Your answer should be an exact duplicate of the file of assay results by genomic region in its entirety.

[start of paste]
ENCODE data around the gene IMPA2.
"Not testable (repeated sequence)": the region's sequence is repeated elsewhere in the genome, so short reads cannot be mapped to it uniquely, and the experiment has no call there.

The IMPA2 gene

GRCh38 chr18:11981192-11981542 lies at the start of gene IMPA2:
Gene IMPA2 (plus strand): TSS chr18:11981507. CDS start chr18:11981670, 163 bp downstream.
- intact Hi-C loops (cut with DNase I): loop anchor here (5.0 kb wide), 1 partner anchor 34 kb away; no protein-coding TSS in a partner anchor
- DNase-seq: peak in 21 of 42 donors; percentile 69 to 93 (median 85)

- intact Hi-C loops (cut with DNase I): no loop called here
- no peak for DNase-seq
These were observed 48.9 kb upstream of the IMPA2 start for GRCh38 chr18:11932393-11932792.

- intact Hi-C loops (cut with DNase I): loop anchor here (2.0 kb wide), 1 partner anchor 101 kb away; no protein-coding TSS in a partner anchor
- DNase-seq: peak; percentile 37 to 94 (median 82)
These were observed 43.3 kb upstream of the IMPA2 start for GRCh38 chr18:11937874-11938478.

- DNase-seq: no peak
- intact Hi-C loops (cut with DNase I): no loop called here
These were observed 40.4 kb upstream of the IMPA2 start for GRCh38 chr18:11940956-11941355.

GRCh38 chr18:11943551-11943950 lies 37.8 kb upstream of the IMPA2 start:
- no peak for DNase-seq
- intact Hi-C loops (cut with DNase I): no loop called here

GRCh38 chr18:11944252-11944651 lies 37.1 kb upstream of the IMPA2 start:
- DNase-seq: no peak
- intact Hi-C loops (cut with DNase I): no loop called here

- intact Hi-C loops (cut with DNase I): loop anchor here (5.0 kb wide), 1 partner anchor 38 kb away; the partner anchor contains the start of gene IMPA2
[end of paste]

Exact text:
ENCODE data around the gene IMPA2.
"Not testable (repeated sequence)": the region's sequence is repeated elsewhere in the genome, so short reads cannot be mapped to it uniquely, and the experiment has no call there.

The IMPA2 gene

GRCh38 chr18:11981192-11981542 lies at the start of gene IMPA2:
Gene IMPA2 (plus strand): TSS chr18:11981507. CDS start chr18:11981670, 163 bp downstream.
- intact Hi-C loops (cut with DNase I): loop anchor here (5.0 kb wide), 1 partner anchor 34 kb away; no protein-coding TSS in a partner anchor
- DNase-seq: peak in 21 of 42 donors; percentile 69 to 93 (median 85)

- intact Hi-C loops (cut with DNase I): no loop called here
- no peak for DNase-seq
These were observed 48.9 kb upstream of the IMPA2 start for GRCh38 chr18:11932393-11932792.

- intact Hi-C loops (cut with DNase I): loop anchor here (2.0 kb wide), 1 partner anchor 101 kb away; no protein-coding TSS in a partner anchor
- DNase-seq: peak; percentile 37 to 94 (median 82)
These were observed 43.3 kb upstream of the IMPA2 start for GRCh38 chr18:11937874-11938478.

- DNase-seq: no peak
- intact Hi-C loops (cut with DNase I): no loop called here
These were observed 40.4 kb upstream of the IMPA2 start for GRCh38 chr18:11940956-11941355.

GRCh38 chr18:11943551-11943950 lies 37.8 kb upstream of the IMPA2 start:
- no peak for DNase-seq
- intact Hi-C loops (cut with DNase I): no loop called here

GRCh38 chr18:11944252-11944651 lies 37.1 kb upstream of the IMPA2 start:
- DNase-seq: no peak
- intact Hi-C loops (cut with DNase I): no loop called here

- intact Hi-C loops (cut with DNase I): loop anchor here (5.0 kb wide), 1 partner anchor 38 kb away; the partner anchor contains the start of gene IMPA2